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Local Governments: between multiculturalism and ethnic nationalism

Blogginlägg   •   Jun 11, 2019 16:11 CEST

Photo: Unknown, CC BY-SA-NC

Author: Benjamin Gonzalez O’Brien, Professor of Political Science, San Diego State University and one of the professors attending ICLD Local Democracy Academy in Umeå 10-14th of June and will discuss the role of Local Governments to address migration under the theme of “Global migration: rebel cities and communities in search of inclusion”. 

"Over the last few decades, global immigration and migration patterns have increasingly led to divisive debates around economics and culture, as well as fear-mongering about crime and terrorism. While immigration has always been a fraught issue, the rise of anti-immigrant parties globally suggests were are in a moment of realignment when countries must decide if they will embrace multiculturalism, or a backwards-looking form of ethnic nationalism.

My own country, the United States, seems to have taken on a leadership role not in the inclusive multiculturalism that has served as a dominant national myth, but instead in the anti-immigrant movement worldwide. The Trump administration’s motto of “America First” and the pledge to “Make America Great Again” may be dressed up as economic policy but at their root they are based on a vision of the United States where Anglo-Protestantism is America’s unchallenged cultural identity and where the only immigrants welcomed are those who fit this vision of the nation.

Across Europe, right-wing populist parties, often running on an anti-immigrant platform, have seen renewed success in regional, national, and EU-level elections. Anti-immigrant attitudes, and the willingness of parties like the UK Independence Party (UKIP) to capitalize on these feelings, also played a significant role in the vote for Brexit.

So, what are Rebel Cities doing?

Often the focus of researchers is on these big national changes. However, while these are important, they overlook the significance of the local context in determining immigrant inclusion in the social/cultural fabric of the nation. Rebel cities, exemplified in the United States by sanctuary cities like Chicago and Seattle, have sought to welcome immigrants, legal or illegal, despite the national climate and the rhetoric of the President. They have sought to challenge their role in the enforcement of immigration policy which they see as opposed to our very identity as a nation, barring local officials from cooperating with federal authorities in enforcement operations or from collecting immigration information that could lead to deportation. These rebel cities are attracting renewed attention as they seek to redefine the immigration debate and challenge the president and federal government.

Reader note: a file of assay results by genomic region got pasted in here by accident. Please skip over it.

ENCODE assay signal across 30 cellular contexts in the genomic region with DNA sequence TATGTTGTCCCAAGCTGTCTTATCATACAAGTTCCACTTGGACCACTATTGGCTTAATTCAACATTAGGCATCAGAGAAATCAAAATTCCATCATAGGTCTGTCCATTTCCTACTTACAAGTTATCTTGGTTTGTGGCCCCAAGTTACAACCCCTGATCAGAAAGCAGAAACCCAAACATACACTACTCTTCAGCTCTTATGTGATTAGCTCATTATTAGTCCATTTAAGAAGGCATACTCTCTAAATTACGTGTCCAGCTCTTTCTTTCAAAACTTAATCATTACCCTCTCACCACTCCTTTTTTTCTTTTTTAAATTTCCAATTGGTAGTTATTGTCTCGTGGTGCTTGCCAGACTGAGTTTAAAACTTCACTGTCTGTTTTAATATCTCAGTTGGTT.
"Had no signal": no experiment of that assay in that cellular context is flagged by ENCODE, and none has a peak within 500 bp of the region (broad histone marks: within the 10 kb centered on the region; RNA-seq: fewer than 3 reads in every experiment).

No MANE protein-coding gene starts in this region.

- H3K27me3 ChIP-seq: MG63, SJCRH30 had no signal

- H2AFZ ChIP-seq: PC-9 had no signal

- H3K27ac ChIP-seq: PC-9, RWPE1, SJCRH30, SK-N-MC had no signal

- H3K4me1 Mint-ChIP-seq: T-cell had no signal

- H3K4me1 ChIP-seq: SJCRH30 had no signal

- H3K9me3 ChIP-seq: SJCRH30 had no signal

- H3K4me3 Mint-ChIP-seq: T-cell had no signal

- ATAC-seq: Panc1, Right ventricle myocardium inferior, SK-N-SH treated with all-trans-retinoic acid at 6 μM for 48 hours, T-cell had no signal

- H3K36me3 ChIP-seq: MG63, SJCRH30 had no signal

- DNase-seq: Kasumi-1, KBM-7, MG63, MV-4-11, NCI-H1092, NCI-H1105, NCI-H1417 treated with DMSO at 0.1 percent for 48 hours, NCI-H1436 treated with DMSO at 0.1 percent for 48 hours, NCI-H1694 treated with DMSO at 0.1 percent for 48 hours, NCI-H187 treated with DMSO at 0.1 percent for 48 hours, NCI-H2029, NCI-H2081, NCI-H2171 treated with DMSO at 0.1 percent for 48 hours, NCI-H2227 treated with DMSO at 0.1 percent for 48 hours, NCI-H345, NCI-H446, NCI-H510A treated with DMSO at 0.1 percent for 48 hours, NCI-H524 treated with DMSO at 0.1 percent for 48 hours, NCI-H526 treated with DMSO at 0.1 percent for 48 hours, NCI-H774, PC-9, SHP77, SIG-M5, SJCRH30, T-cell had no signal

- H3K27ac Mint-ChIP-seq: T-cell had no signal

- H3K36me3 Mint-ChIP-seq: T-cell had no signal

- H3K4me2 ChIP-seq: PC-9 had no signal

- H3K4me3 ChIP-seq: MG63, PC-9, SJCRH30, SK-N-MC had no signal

While not every city is as openly rebellious as American sanctuary cities, every locality worldwide struggles with the question of how best to integrate the various communities their residents belong to. 

The Local Democracy Academy will be a great opportunity to learn about research from around the world on the how localities seek to further the inclusion and incorporation of immigrant and migrant communities. 

Some of scholars will focus on the negative effects policies can have on inclusion, as reflected in the volume of 911 calls from immigrant communities (Collingwood), how urban peripheries try to address immigration-related conflicts (Trivino-Salazar), or the spatial strategies localities employ to manage the arrival of newcomers to the community (Ezgi). Others will consider differences in the reception of refugees at “hotspot” locations in the Greek islands that some have compared to detention facilities (Bousiou) or the role played by local governments in Turkey in providing housing for immigrants/refugees (Akdemir). Lastly, some research will examine how former emigrants draw on this experience in governing their communities as mayors (Faye).

This research will help provide a holistic view of the strategies employed at the local level to further immigrant inclusion, as well as some of the barriers to inclusion caused by policies passed at other levels of government.


Benjamin Gonzalez O’Brien

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